Very large, very early ripening, fairly dark berries describe low-chill Springhigh. Most ripen in a three to four-week period, and the open clusters can be harvested rapidly by hand. This upright bush demonstrates unusually vigorous growth and survival in production fields. Springhigh should do well in areas where its flowers can be protected from freezes after the first of February. It leafs out early and well in Gainesville. It has shown good resistance to stem blight and root rot, as well as the leaf disease resistance of other southern highbush cultivars. Yields measure medium to high.

High vigor, excellent survival rate, low chilling requirement plus crisp texture and sweet, low-acid flavor characterize Sweetcrisp. The firm berries, medium blue in color and with a good picking scar, ripen one or two days later than Star. The open clusters and habit make Sweetcrisp a candidate for mechanical harvesting. Rainy weather, however, can cause splitting.

Michigan State’s versatile varieties

The cultivars most recently released by Michigan State University—Aurora, Draper and Liberty—feature vigorous, highbush blueberries with excellent winter hardiness. Breeder James Hancock estimates the chilling requirements at greater than 800 hours. Michigan State’s program strives for improved fruit quality, including balanced flavor, disease resistance, expanded soil adaptation and delayed bloom.

The large berries of the late-season Aurora are light blue, firm and bear a tiny scar. The flavor of this highly productive variety is slightly tart.

Draper’s large, light blue, very firm fruit has a tiny scar and superior shelf life. Plus, it has good flavor. This upright, moderately vigorous bush is widely planted in cold climates. This early midseason, fresh-market variety may be machine harvested.

Liberty produces large, light blue, small-scarred, firm fruit with excellent flavor. The bush is upright and vigorous. Machine harvest may be possible with this very late blueberry.

University of Minnesota cultivars adapt to cold

Superior, introduced by the University of Minnesota, is an exceptional producer in cold climates. It matures the majority of its light to medium blue fruit about a week later than other varieties grown in USDA Hardiness Zones 3 and 4. Similar in size and firmness to Chippewa, the picking scar is similar to Northblue. The flavor is balanced and pleasant, and less acidic than Northblue. In central Minnesota, the plant reaches 4 to 5 feet and spreads 4 to 5 feet as well, but in northern Minnesota, it reaches 2.5 to 3 feet with a 3 to 4-foot spread. University of Minnesota breeder James Luby notes that Superior has been the most productive cultivar in northern Minnesota.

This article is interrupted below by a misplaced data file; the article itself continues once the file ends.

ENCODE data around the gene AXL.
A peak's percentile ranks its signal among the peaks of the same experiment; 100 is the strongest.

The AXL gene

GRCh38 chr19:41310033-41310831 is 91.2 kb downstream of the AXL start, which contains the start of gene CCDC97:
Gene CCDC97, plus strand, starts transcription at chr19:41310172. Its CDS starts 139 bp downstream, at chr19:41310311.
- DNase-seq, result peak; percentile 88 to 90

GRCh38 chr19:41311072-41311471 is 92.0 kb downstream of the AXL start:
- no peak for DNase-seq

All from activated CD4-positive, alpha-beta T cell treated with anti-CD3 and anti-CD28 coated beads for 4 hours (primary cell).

Efforts in other areas

ARS’s Chad Finn, in cooperation with Oregon State, is evaluating grower trials of a new, late-ripening, smaller blueberry with outstanding processing capabilities. A very late-ripening, fresh-market cultivar is also under development.

North Carolina State’s James Ballington has been incorporating the superior traits of wild blueberries into their varieties.

Rutgers Extension blueberry specialist Gary Pavlis says that New Jersey growers desire disease resistance as well as size and flavor. Rutgers breeder Nicholi Vorsa works for those attributes and varieties with machine harvest adaptability. ARS breeder Mark Ehlenfeldt, based in New Jersey, has focused on firmness, plus mummy berry and anthracnose fruit rot resistance. He, along with other researchers, has developed two pink-fruited blueberries, highly prized by landscapers, as well as other varieties in cultivation.

While southern highbush cultivars fit southern regions, and northern areas require northern highbush and half highbush varieties, Maine excels in lowbush, wild blueberries. University of Maine blueberry specialist David Yarborough explains their efforts, “In Maine, we’re taking a different approach than a breeding program. Through improved management of the wild blueberry stands, we’re optimizing the return from the natural resource.” This includes fertility and weed reduction, bee imports and irrigation.

Along with those already mentioned, John Clark, University of Arkansas; Courtney Weber and Marvin Pritts, Cornell; Jennifer Johnson-Cicalese, Rutgers; Kim Lewers, ARS, Beltsville; Mike DeGrandchamp, DeGrandchamp’s Blueberry Farm; Randy Grover, Grover’s Blueberries; Dan Hartmann, Hartmann’s Plant Company; Elizabeth Waters, Waters Blueberry Farm; and the Washington Blueberry Commission provided information for this column.

The author is a writer-researcher specializing in agriculture. She currently resides in central Pennsylvania.